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Council Member Mosqueda on the Best resignation, rethinking Seattle public safety

caption: Seattle City Councilmember Teresa Mosqueda.
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Seattle City Councilmember Teresa Mosqueda.
Courtesy of Jamie Rand Imaging/Jamie Colman

All within this week, the Chief of Police in Seattle announced her retirement, and the police department's budget and staffing levels were cut back. The city council voted to make those budget reductions, and has vowed to make more cuts and changes to the SPD next year.

City Council Member Teresa Mosqueda, who chairs the budget committee, joins us.

This interview has been edited for clarity.

You and your fellow council members voted to shrink the police force by about 100 officers, cut the salaries of command staff, and dismantle the Navigation Team as we know it. There's debate now about whether this went too far, or for some people not enough. The next day, Carmen Best retired. How do you feel today about voting to make these policing cuts?

I think in the wake of George Floyd's murder — in the outpouring in the street that we've seen in Seattle and across the country and the world — it really compelled us to try to look at every opportunity for us to scale down policing and also re-envision and reinvest in community oriented public safety.

I've heard from officers throughout Seattle who have said repeatedly, "I did not sign up to be a case manager. I don't want to be a mental health counselor. Why am I having to respond to… fill in the blank?" But it often relates to people who need mental health counseling, housing services, (and) social services.

So, let's begin that conversation now, and have more conversations to come in the fall and next year in terms of what that looks like. The reality is that, midway through the year, there were very few strategies in hand to really reduce overall where the footprint of the police force is, and that's okay, because this was a beginning of a conversation for us to engage in a more robust and inclusive dialogue in the fall and next year.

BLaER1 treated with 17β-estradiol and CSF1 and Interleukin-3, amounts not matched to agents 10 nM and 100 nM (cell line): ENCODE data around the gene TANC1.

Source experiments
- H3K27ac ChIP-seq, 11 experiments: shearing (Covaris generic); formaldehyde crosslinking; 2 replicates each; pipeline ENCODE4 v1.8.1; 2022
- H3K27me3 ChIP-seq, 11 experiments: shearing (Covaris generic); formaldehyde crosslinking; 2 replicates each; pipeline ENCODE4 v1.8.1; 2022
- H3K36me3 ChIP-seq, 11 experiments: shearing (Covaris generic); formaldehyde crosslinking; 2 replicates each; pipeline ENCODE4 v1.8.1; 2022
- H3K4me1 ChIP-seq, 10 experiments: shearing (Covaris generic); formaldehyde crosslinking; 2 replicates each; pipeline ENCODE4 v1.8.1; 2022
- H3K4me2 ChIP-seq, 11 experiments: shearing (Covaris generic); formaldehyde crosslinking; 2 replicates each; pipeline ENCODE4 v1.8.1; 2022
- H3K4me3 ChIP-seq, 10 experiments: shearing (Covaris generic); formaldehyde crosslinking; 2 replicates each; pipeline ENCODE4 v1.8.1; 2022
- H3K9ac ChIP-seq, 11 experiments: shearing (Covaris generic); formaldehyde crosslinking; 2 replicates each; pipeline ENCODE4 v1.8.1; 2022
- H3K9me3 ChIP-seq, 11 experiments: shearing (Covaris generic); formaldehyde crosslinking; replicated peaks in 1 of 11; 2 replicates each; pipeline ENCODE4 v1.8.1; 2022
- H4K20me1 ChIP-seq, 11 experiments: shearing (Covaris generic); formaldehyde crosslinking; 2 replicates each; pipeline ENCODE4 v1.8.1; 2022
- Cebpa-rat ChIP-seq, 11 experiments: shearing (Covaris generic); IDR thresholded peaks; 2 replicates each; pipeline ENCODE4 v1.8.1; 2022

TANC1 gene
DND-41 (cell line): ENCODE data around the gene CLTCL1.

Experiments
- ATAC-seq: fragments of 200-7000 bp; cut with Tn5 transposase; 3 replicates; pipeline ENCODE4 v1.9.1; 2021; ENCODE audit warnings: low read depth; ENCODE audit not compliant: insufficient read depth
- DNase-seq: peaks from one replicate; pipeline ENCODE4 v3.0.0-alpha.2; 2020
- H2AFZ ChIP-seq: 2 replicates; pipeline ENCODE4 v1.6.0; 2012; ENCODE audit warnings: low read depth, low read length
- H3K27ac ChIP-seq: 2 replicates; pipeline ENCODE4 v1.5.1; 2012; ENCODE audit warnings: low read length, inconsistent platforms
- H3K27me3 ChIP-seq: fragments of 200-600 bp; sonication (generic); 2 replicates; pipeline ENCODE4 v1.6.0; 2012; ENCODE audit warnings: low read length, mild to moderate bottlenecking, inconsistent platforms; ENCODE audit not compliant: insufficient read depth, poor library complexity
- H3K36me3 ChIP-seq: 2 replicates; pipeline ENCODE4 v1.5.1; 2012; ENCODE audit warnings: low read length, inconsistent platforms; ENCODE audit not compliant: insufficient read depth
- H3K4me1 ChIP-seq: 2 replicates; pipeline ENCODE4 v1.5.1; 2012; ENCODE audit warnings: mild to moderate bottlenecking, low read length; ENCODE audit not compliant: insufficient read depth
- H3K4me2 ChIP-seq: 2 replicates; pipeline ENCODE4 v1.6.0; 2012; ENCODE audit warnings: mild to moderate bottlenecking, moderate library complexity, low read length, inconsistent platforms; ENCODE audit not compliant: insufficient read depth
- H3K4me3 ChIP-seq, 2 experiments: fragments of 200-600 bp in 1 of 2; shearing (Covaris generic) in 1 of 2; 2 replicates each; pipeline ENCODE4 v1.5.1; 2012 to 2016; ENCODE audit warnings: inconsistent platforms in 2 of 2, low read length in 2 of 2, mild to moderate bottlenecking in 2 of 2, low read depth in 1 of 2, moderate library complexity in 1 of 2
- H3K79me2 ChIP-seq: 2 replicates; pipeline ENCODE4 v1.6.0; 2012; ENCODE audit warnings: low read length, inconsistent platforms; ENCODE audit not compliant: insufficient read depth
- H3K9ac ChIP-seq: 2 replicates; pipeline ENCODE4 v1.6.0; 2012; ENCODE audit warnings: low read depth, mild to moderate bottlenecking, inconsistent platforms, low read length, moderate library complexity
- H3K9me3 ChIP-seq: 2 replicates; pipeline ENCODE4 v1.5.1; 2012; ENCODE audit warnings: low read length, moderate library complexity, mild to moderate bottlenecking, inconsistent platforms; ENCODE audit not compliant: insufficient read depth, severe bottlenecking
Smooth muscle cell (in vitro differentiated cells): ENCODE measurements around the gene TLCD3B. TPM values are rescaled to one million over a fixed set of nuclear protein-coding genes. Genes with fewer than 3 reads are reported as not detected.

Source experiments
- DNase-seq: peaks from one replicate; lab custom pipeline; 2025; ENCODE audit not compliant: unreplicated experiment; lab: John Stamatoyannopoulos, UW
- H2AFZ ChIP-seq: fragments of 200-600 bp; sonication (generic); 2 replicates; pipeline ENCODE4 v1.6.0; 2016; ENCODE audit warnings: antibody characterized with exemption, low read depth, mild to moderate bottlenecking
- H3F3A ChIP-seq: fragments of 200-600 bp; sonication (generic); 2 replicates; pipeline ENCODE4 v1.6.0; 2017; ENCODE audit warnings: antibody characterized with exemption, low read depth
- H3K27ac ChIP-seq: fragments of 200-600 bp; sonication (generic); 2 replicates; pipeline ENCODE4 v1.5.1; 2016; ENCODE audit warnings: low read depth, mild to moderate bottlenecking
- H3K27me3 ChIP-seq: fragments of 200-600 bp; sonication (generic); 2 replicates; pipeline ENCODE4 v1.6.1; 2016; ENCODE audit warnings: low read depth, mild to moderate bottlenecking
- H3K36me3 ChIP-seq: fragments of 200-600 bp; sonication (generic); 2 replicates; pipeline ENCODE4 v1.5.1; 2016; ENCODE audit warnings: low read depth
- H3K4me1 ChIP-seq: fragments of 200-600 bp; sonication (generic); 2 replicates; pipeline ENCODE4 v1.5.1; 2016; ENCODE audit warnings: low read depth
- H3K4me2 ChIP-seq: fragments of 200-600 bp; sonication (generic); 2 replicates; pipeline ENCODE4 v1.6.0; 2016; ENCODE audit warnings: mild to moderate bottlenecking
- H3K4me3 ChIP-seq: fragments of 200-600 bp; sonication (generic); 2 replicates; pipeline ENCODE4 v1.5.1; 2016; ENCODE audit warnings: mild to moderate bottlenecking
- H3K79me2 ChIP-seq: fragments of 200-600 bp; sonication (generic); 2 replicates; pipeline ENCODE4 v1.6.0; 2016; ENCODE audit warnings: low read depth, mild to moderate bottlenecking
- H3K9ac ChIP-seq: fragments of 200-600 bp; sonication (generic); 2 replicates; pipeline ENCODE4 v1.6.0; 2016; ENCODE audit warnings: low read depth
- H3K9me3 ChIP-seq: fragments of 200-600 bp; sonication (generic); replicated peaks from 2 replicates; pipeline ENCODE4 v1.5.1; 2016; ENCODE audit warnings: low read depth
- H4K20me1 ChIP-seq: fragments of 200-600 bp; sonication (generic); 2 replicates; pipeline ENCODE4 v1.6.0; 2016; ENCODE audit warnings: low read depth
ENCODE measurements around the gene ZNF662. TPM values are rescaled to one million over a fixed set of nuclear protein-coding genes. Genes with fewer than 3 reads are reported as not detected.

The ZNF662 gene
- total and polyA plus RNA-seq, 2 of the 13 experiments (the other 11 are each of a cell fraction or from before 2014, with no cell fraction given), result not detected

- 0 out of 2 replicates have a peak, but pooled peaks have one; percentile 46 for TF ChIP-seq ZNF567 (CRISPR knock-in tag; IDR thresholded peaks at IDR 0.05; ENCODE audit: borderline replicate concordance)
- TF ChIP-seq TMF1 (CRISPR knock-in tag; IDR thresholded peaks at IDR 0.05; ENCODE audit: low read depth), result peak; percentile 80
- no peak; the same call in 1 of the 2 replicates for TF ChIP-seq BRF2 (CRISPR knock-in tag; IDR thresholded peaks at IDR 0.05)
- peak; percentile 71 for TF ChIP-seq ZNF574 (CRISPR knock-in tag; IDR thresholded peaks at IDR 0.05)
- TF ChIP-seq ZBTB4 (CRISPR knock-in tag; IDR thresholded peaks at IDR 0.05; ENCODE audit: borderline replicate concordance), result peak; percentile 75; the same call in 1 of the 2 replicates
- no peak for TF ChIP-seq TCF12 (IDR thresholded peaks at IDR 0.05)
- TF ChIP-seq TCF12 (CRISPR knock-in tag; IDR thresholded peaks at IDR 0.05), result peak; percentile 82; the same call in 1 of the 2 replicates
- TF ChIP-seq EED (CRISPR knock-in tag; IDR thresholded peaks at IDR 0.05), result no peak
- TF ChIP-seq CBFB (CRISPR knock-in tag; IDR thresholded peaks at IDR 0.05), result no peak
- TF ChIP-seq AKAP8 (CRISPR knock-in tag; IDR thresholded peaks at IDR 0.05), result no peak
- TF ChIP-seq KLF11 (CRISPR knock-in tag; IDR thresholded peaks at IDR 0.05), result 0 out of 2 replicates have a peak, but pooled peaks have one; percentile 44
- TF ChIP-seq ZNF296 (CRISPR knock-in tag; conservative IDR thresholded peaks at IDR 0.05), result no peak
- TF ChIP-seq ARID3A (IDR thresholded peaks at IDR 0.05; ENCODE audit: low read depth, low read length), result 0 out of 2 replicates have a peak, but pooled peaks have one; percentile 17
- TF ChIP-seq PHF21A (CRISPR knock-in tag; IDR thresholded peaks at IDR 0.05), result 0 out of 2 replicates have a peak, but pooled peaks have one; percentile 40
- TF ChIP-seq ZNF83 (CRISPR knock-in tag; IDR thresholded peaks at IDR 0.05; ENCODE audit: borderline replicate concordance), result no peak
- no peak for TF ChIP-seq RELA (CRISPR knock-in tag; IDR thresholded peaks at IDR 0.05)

Specifically, what model of public safety do you want to see in Seattle? I know that the council is looking into what makes sense as far as where money is spent. What do you want to see policing look like?

The first thing I think we have to ask is how can we get folks who are non-sworn officers, who are not carrying guns, to show up to mental health calls? For example, making sure that if someone is in a moment of crisis, we have trained mental health counselors available, instead of an officer. We want there to be greater case managers and folks who are able to work with our homeless population.

The other part, in terms of public safety and public health, is investing in community-oriented strategies. The list of 20 or so ideas that have already been generated from community include things like violence reduction strategies; how to engage in self-defense strategies for women and vulnerable populations; how do we engage in de-escalation conversations so that we see few fewer incidents of violence in our community; trying to do harm reduction and gun violence reduction strategies across our city. We're really meeting community where they're at, and investing in community organizations who want to work with youth, and work with diverse populations, and really invest early.

That's on the horizon, potentially. I want to pull it back to this week. This week, Carmen Best announced that she's retiring from SPD. This was not welcome news to you. Why?

Well, first, I want to thank the chief for her incredible service, it's been 28 years, and also recognize that it is unfortunate that that’s the decision that she made, and I respect it. Also, this was never personal. This was not about one person. It's not about any specific officer as well.